MEMPHIS, TN
Federal Express Corporation stunned the air travel and commercial shipping industries today when president and CEO Theodore Weise unveiled plans to begin shipping live humans as early as April 2001, offering frugal travelers the lowest airfares in U.S. history and sparking heated controversy among top industry professionals.


ABOVE:
Bell Labs' engineering team poses with the revolutionary PeoplePak.
   The new service, Overnight PeoplePak, will rely on the same rock-solid infrastructure and delivery history that have turned FedEx Pak, FedEx Box, and FedEx Letter into household words, as well as breakthrough technology developed exclusively for the international shipping giant. Through an exclusive agreement with AT&T's Bell Laboratories, scientists and engineers developed the proprietary PeoplePak shipping envelope, which will protect human cargo from the rigors of overnight shipping while still permitting practical global air travel for as little as US$89 each way.

   The new envelopes measure 7'3'10" (empty) and are designed to accommodate a single adult male or female up to 230 lbs. Roughly comparable to an oversized sleeping bag, the revolutionary containers consist of multiple layers of synthetic polymer insulation wrapped around a rigid fiberglass skeleton designed to prevent serious injury from stacking or accidental dropping and a porous outer "skin" to improve airflow to occupants. Additionally, a flexible flame-retardant membrane just beneath the surface protects travelers from the hazards of flight in non-pressurized cargo aircraft.

   Bell Labs expects to have a child-size container available early next year, and plans are reportedly underway for scaled-down models that could accommodate mid- to large-sized domestic pets.

   While expensive to manufacture, costing nearly $17,000 apiece, the envelopes are designed to be reused up to 1,000 times, and Weise is betting thrifty travelers will prefer the moderate inconvenience of traveling in a dark pouch to being gouged by ever-rising airline fares.

   "I'm confident the Overnight PeoplePak service is something Americans have been wanting for a long time," said Weise, speaking at a press conference at FedEx headquarters. "Since 1973, FedEx has proven its delivery reliability again and again, and with today's rising airline costs spiraling out of control, we feel now is the perfect time to give travelers a new option."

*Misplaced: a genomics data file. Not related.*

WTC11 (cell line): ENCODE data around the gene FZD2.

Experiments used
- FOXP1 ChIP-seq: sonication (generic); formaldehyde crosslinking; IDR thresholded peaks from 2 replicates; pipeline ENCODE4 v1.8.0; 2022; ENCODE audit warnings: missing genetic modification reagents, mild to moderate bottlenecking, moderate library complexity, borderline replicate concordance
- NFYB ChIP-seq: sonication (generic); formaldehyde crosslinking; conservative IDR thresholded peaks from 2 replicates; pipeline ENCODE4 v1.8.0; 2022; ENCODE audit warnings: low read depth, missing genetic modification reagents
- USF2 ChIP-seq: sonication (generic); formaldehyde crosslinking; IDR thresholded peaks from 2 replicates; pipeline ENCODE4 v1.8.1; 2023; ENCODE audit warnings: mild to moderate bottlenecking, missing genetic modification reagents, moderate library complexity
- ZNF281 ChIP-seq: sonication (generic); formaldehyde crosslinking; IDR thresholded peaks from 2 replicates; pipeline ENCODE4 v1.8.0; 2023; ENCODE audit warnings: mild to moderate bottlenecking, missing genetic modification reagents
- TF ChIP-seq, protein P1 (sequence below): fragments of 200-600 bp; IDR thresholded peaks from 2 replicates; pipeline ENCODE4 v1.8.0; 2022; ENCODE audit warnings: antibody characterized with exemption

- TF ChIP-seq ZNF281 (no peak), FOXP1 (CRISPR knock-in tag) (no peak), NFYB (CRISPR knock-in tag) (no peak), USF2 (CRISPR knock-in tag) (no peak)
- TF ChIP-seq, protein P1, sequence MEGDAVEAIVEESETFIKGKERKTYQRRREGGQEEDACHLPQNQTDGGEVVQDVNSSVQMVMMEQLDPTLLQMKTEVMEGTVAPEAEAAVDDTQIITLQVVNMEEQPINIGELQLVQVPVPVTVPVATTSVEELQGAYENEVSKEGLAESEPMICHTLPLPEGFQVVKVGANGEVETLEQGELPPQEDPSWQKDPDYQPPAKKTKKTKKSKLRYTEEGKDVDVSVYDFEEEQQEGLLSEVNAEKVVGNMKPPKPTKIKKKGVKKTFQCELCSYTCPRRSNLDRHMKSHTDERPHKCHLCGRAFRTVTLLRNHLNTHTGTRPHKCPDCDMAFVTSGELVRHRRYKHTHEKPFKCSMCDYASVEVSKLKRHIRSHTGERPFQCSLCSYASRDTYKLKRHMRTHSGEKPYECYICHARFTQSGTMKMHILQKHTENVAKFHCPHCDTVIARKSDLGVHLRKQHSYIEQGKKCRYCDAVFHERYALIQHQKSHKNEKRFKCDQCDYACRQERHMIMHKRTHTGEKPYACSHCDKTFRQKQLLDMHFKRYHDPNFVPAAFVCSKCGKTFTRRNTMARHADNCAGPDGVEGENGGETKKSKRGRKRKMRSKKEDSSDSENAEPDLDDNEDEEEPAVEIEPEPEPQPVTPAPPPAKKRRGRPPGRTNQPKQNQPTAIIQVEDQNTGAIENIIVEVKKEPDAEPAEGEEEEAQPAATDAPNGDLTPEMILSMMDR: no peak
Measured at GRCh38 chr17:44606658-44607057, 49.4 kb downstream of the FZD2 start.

Weise deftly removed the velvet cloth covering a PeoplePak standing nearby and was met with thunderous applause and gasps of amazement. He then stepped down from his podium as other executives began escorting members of the press to the giant envelope for closer inspection.

   Even as threatening letters and phone calls began  executives and FAA officials, the stoic executive remained confident.

   "I fully expected these reactions from the airline big boys," he stated firmly. "After all, it's my intention to take millions [of dollars] out of their pockets, if not more."

   "And as for the FAA," he continued. "They're always like this. A couple people accidentally explode during decompression testing and suddenly they're all over you. But I'm sure they'll come around by April."

   In an effort to exploit the class competition among airline passengers, FedEx will offer three tiers of PeoplePak service. Basic service will offer only the pouch and guaranteed next-day delivery; Extra will include a pack of peanuts and heating controls in the envelope for added comfort; and Max the PeoplePak equivalent of First Class will feature a myriad of in-pouch storage pockets for travelers' personal effects, a battery-powered reading light, a Lunchable snack treat (including juice box), and an ultra-compact Porta-Pottie.


  Copyright 2000 breaking news, A.M.

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